The Prince William County Animal Services Center receives donations of dog food, some of which cannot be used on site but is now being directed toward doing some good in the homeless community.
“We know that many of those experiencing homelessness will work to take care of their animals,” said Director of the Animal Services Bureau, Anthony Cleveland. “In some cases, they’ll forego eating themselves to be able to feed their pet. If the animal is being cared for, then we want to leave the animals in place.”
Cleveland worked with the Prince William County Department of Social Services to find a way to get the surplus dog food out to the homeless and their pets. Serving Our Neighbors, or SON, a non-profit organization that serves the homeless in the western end of the county, stepped in to help.
In August of 2020, at the height of the COVID-19 pandemic, the Virginia Airborne Search and Rescue donated a used, 54-foot mobile command center, to Feeding Friends, a ministry affiliated with Gainesville United Methodist Church, that delivered meals to the homeless in the Sudley Corridor.
Volunteers converted the vehicle to serve as a drop-in center to provide meals and help in any way they could. The volunteers worked with the Prince William County Department of Social Services Homeless Services Division to get the project up-and-running.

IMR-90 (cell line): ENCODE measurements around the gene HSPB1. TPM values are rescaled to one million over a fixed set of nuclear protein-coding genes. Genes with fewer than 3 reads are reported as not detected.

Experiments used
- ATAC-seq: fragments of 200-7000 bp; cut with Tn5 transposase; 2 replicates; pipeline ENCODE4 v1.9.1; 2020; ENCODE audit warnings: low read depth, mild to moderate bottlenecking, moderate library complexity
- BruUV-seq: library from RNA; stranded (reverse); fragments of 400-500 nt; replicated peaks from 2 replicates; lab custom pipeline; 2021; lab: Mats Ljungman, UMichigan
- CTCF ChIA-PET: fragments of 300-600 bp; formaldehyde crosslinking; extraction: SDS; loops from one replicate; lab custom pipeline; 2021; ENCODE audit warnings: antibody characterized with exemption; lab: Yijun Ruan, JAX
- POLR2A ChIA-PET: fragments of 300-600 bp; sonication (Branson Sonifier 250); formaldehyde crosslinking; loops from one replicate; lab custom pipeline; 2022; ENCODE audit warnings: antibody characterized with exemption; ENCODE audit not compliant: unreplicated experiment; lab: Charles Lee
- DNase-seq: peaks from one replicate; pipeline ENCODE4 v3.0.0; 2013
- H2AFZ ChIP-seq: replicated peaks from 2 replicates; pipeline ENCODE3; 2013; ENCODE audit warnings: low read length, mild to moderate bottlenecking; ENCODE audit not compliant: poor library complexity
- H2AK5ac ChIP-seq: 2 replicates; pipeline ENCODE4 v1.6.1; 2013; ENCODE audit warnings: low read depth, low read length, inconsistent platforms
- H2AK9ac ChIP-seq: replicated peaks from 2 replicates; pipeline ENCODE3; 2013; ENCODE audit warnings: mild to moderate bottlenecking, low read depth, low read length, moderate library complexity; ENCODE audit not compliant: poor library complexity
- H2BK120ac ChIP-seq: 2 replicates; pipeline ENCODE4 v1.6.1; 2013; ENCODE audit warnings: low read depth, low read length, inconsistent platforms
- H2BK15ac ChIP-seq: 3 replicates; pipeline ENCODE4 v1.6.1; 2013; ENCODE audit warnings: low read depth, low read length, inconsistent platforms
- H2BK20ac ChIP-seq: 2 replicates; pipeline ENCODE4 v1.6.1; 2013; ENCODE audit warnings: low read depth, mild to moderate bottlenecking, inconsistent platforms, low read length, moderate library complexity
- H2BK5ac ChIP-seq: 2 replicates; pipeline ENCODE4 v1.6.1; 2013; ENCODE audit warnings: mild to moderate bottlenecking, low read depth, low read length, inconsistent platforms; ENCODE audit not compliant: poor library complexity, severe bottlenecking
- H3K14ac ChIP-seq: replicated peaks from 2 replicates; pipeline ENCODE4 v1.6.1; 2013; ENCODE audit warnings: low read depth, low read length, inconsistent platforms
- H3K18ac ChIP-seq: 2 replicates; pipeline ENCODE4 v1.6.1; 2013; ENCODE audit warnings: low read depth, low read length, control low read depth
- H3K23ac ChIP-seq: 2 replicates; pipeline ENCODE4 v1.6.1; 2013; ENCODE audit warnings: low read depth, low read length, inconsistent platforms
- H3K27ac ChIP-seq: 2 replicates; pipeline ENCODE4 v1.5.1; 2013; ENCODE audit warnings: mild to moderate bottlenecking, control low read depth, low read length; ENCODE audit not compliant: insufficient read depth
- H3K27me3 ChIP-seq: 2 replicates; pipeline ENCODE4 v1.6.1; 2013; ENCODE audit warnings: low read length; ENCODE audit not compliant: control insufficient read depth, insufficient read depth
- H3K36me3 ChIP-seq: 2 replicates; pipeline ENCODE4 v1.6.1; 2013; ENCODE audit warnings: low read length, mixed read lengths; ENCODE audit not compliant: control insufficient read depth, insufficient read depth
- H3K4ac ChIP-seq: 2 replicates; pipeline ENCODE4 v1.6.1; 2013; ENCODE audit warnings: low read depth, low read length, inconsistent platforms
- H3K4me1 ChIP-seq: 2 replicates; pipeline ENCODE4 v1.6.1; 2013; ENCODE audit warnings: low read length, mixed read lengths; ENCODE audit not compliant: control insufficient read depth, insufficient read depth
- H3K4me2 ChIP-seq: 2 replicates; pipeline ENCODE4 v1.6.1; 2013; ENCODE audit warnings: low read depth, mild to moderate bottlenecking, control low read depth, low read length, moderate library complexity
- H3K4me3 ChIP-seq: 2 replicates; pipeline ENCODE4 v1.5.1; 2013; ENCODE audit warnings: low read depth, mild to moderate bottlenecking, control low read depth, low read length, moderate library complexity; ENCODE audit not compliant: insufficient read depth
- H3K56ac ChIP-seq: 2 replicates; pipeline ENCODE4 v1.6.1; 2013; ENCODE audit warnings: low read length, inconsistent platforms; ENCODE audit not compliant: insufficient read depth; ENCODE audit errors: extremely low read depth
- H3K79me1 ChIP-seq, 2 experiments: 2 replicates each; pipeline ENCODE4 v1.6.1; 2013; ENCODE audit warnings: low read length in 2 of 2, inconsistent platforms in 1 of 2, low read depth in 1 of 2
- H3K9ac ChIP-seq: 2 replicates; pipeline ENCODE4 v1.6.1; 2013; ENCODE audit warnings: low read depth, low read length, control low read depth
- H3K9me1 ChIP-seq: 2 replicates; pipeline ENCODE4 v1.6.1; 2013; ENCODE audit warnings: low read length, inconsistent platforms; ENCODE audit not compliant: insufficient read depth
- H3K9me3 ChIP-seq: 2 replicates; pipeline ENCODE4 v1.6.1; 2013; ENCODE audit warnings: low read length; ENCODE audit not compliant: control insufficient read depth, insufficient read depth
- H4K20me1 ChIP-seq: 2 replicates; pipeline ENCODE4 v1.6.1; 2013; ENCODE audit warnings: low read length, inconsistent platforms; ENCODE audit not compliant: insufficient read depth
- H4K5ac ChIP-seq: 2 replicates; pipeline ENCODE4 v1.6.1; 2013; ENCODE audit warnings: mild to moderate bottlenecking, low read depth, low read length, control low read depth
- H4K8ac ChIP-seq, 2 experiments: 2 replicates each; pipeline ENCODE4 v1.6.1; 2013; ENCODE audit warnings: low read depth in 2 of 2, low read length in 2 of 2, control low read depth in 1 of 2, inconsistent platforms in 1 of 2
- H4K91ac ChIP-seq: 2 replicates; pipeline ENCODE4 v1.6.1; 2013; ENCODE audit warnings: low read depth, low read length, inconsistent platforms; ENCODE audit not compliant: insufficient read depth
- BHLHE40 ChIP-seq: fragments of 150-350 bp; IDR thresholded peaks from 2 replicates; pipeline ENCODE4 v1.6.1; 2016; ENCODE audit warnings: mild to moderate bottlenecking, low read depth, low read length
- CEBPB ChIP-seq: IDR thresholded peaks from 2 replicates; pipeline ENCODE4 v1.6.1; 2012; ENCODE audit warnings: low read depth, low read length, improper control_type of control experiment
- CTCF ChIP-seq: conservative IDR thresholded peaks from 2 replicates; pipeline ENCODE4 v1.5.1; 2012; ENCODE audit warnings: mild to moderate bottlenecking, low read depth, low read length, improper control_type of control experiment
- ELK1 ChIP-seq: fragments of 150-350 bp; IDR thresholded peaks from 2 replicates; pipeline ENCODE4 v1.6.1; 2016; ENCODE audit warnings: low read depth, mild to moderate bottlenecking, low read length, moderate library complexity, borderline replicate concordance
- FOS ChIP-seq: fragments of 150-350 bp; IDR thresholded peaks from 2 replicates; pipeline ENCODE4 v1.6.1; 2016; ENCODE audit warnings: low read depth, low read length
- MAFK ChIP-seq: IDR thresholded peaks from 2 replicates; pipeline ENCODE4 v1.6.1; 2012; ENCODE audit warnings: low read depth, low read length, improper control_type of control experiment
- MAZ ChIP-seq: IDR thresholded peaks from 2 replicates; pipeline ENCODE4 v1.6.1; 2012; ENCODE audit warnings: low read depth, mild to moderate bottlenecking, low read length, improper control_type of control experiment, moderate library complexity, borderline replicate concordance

“We are parked in the parking lot of Manassas Presbyterian Church and those who are experiencing homelessness to come to us. Our goal is to create a safe location to get them connected to services and that’s how Serving Our Neighbors was born,” said SON Secretary Teresa Belcher.
“Serving Our Neighbors came forward, and we worked it out with them,” Cleveland said. “We get food donated to us that we can’t necessarily feed to the dogs in-house, but it’s perfectly good food.”
Volunteers at the Animal Services Center repackage the food into resealable bags and put the bags in large bins. Center volunteers then deliver the bins to SON’s bus.
“When they get low, they call us and we send them another bin,” Cleveland said.
“It’s hard to give up a dog that’s part of your family,” said SON Secretary Teresa Belcher. “Being able to provide the homeless with the dog food ensures that their pet is getting nutritious, balanced meals and the individual that’s homeless is not taking away from the funding they use to feed themselves to feed their dog.”
“It’s just another way we’re trying to care for animals in our community,” Cleveland said. “We know that the animals are there. We want to help make sure that the basic needs of these animals are being met. They are companions of these homeless people, and we don’t want to negatively impact them.”